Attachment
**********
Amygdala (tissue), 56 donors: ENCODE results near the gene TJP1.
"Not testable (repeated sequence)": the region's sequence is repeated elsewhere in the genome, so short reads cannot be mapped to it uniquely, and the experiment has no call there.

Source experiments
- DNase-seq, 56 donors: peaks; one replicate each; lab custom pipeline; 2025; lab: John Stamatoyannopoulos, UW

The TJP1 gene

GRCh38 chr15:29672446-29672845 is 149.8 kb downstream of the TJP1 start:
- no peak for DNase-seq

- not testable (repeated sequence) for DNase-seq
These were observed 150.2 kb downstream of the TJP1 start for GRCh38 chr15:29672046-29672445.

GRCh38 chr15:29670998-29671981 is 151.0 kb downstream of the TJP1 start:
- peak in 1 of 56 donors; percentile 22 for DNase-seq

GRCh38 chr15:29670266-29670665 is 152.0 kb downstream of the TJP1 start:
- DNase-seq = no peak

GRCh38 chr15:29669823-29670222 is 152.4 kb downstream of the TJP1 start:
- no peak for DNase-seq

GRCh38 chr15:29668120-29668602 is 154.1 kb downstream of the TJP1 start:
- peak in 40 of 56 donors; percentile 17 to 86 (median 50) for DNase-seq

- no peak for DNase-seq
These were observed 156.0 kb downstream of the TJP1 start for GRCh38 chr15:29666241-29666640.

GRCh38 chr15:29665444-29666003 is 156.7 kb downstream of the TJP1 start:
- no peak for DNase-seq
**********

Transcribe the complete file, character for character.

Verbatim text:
Amygdala (tissue), 56 donors: ENCODE results near the gene TJP1.
"Not testable (repeated sequence)": the region's sequence is repeated elsewhere in the genome, so short reads cannot be mapped to it uniquely, and the experiment has no call there.

Source experiments
- DNase-seq, 56 donors: peaks; one replicate each; lab custom pipeline; 2025; lab: John Stamatoyannopoulos, UW

The TJP1 gene

GRCh38 chr15:29672446-29672845 is 149.8 kb downstream of the TJP1 start:
- no peak for DNase-seq

- not testable (repeated sequence) for DNase-seq
These were observed 150.2 kb downstream of the TJP1 start for GRCh38 chr15:29672046-29672445.

GRCh38 chr15:29670998-29671981 is 151.0 kb downstream of the TJP1 start:
- peak in 1 of 56 donors; percentile 22 for DNase-seq

GRCh38 chr15:29670266-29670665 is 152.0 kb downstream of the TJP1 start:
- DNase-seq = no peak

GRCh38 chr15:29669823-29670222 is 152.4 kb downstream of the TJP1 start:
- no peak for DNase-seq

GRCh38 chr15:29668120-29668602 is 154.1 kb downstream of the TJP1 start:
- peak in 40 of 56 donors; percentile 17 to 86 (median 50) for DNase-seq

- no peak for DNase-seq
These were observed 156.0 kb downstream of the TJP1 start for GRCh38 chr15:29666241-29666640.

GRCh38 chr15:29665444-29666003 is 156.7 kb downstream of the TJP1 start:
- no peak for DNase-seq